Piercing The Corporate Veil-Important Information
March 31st, 2014 at 2:34 PM
One of the primary advantages of incorporating a business is that the business owners are not held personally liable for the debts or liabilities of the entity (as used herein, entities include corporations, limited liability companies, and limited partnerships.
In other words, creditors can only pursue the entity’s assets and cannot reach the assets of the business owner. That layer of protection which separates the entities liabilities from the business pwner’s persoanl assets is commonly known as the “corporate veil”.
Under some circumstances, a creditor can pierce the “corporate veil” and reach the assets of the business owner. While the law may differ slightly from state to state, here are the most common ways in which a business owner can lose the protection the corporate veil offers are as follows:
1. Alter Ego- This occurs when the entity ignores the corporate formalities such that it may be considered the “alter ego” of the business owner. Corporate formalities include corporate annual meetings and preparation of minutes documenting what was discussed and agreed upon at the meeting.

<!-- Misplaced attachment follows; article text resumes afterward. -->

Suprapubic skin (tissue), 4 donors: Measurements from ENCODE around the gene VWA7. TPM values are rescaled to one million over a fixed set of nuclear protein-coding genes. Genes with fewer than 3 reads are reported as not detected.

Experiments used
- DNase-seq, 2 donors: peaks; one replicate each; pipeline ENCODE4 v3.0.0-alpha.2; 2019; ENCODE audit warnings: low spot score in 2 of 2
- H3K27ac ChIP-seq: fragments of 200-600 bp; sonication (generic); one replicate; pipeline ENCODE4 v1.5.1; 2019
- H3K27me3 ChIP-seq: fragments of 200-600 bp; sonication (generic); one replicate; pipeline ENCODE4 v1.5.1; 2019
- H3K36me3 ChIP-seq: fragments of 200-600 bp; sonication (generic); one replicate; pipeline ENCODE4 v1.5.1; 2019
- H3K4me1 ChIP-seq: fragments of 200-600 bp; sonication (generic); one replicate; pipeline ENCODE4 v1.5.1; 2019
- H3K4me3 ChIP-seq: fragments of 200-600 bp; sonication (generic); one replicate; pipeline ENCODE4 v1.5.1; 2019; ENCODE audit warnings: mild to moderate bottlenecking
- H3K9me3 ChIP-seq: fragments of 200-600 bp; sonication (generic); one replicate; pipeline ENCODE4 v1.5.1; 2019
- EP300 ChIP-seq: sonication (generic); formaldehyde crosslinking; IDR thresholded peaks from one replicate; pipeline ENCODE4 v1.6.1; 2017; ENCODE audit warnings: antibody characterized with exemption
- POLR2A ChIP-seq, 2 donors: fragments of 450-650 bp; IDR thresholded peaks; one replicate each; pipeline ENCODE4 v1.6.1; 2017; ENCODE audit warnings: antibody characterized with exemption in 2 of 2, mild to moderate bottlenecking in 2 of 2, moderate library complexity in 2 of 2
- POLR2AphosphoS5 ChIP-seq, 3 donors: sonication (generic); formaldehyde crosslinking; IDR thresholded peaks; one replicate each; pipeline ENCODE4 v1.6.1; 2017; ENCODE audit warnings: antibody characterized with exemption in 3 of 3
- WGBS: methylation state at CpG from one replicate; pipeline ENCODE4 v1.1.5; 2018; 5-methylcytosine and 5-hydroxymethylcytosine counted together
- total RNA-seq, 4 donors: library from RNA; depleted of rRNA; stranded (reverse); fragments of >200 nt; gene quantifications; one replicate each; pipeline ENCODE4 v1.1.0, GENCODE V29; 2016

2. Inadequate Capitalization at the Time of Formation- this occurs when the business entity is inadequately capitalized at the time of formation to reasonably cover current liabilities and debt obligations. Also, when a business owner incurs debts without enough current working capital to pay for this liability. In this circumstance, the business owner cannot rely upon the corporate veil to avoid payment for the liability.
3. Confusing Your Customer or Vendor- This occurs when not using the company name on all contracts and marketing material. The public as well as vendors need to know who they are doing business with. If you confuse the matter, you expose yourself personally.
4. Commingling Funds- This occurs when you use the company bank account for personal items. Remember the corporation is not your private bank account. There needs to be separation between the company’s financial operations and your personal financial affairs. If you need to take out money from the entity, take a draw from the business account first and then pay for your personal expenses from the draw.
For additional assistance in this sensitive area, please feel free to contact me.